If for some reason it thinks that the air temperature is higher than it actually is it tends to lean the mix. If it thinks it is lower than it actually is, it tends to richen it. If you have throttle body injection the air temperature sensor will probably be someplace in the intake tract before the throttle body. If you have port injection then it will probably someplace in the intake manifold itself. Assuming that it is a standard GM sensor, they are very common, cheap and the transfer function is readily available.

                Assuming the physical connection to the sensor is good I would expect that you should have 5 volts at the terminals. Check the shop manual to find out for sure. If the applied voltage is correct, then pull the sensor and check the transfer function. If that is within spec then you will have to check the integrity of that part of the circuit back at the ECU to make sure that it is receiving the right signal. You'll probably need the shop manual to find the best way to do this.

                The other option is to just make guesses and throw parts at it, but that's not very scientific and tends to get expensive.
                We have had a computer on and can read system functions as stated it tends to read low for engine temp at idle never really comes off of what you would call choke. The inlet temp reads correctly. You touched on the 160F temp as it related to chocking the engine and that is my theory. On plane my dash gauge and who knows how accurate that is reads 180 to 185 at trawler around 170. Since I have a new 160 stat and new clean and serviced cooling system it is reasonable to assume my dash gauge is off and in reality running cooler than what my dash gauge says. Running fuel burn seems normal and consumption for a trip compared to other years is the same. However at trawler burn is high so if ECT is telling ECM that engine is say 145 150 the "Choke" is on. I don't believe we ever saw an engine temp at idle on the computer above 160.

                With regards to vacuum my mechanics feel it is a result of the running rich not the cause of running rich. Tested and retested for leaks. All vacuum lines are new. Had the ECM checked by Mercruiser twice and have tried another one.

                There are no error codes. The pulse width is on the high end of normal and engine temp indicates a little low.
                John McLellan White Rock BC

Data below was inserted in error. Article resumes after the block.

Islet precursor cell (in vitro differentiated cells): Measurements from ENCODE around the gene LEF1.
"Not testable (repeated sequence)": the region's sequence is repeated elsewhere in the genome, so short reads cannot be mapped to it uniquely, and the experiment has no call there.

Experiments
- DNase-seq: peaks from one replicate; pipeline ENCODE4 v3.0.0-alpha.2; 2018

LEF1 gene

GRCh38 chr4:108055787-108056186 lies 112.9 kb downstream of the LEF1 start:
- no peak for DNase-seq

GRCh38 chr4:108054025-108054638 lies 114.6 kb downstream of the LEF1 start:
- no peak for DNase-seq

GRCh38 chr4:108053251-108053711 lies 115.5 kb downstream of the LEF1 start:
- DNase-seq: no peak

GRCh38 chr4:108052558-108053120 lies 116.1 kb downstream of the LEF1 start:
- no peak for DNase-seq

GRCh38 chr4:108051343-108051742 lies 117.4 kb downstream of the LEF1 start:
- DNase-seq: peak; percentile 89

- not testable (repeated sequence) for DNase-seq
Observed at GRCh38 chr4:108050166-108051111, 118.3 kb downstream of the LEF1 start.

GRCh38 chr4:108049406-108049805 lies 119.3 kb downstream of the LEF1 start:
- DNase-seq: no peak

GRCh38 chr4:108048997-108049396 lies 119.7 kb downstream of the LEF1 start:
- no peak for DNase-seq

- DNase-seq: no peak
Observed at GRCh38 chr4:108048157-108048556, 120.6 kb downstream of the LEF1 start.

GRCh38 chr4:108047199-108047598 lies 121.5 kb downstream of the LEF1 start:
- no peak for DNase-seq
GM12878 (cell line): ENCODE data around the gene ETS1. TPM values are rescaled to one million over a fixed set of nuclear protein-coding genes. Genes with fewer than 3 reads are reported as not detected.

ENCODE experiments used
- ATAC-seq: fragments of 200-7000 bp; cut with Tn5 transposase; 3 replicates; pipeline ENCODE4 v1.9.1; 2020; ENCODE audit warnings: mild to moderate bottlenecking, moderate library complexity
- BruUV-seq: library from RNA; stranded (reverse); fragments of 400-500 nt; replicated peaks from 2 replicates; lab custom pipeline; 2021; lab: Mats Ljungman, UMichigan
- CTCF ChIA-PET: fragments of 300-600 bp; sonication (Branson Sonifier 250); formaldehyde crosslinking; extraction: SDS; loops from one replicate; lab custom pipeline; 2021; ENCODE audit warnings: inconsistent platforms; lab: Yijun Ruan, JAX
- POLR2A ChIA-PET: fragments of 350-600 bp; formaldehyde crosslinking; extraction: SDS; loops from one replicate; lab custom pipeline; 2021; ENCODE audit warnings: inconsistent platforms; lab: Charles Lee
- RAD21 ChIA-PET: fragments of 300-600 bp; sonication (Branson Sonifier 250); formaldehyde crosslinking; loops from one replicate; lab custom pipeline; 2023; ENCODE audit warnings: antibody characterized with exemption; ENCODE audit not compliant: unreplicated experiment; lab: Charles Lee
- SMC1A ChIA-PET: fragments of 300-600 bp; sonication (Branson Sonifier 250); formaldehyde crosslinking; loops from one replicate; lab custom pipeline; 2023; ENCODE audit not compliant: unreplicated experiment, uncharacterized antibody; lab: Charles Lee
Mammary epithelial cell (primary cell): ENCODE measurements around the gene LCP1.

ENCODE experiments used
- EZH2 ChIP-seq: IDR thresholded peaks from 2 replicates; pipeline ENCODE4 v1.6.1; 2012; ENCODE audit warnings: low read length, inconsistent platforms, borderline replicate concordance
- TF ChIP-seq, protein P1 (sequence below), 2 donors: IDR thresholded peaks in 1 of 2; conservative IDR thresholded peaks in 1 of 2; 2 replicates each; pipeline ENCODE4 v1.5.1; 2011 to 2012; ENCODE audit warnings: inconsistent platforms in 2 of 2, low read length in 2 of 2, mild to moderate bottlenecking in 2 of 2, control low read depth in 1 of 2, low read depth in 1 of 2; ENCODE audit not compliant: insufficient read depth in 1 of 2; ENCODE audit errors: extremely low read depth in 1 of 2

"Halifax Jack"
                1999 2855 383 stroker BII
                MMSI 316004337

                Comment


                  #9
                  Again, without knowing exactly how the Mercruiser code handles warm up enrichment, I'd have to agree with you and suspect that the ECM thinks the engine is not up to full operating temperature yet, whether it's real or not. I would trust the temperature sensor before I would trust a dash gauge

                  With a 160 degree thermostat the engine should come up to 160 before the thermostat opens at all, even at idle, and cycle between about 165 and 155 give or take a bit. It might get a bit warmer when loaded up depending on how your cooling system works.

                  I suppose the way to attack it might be to first determine just what the actual operating temperature is. An infra red heat sensing gun would probably be the easiest, shooting the thermostat housing. If readings are less than the thermostat rating you have a mechanical issue. If it is very close to the rating you have an electrical issue.

                  If I recall your vacuum at idle was quite low. I have trouble imagining how a rich mixture would cause that unless it was extremely rich. That is rich enough to cause blackish exhaust smoke.

                  If the sensor is a standard GM unit I have the transfer functions for it but it is an Excel file and I don't think I can attach it. If you want it PM me with your email address and I'll email it to you.

                  Comment


                    #10
                    If I recall your vacuum at idle was quite low.
                    That is where I thought you left off last fall, that's why I brought up the cam / MM point.
                    " WET EVER "
                    1989 2459 TROPHY OFFSHORE 5.8L COBRA / SX
                    mmsi 338108404
                    mmsi 338124956
                    "I started with nothing and still have most of it left"

                    Comment


                      #11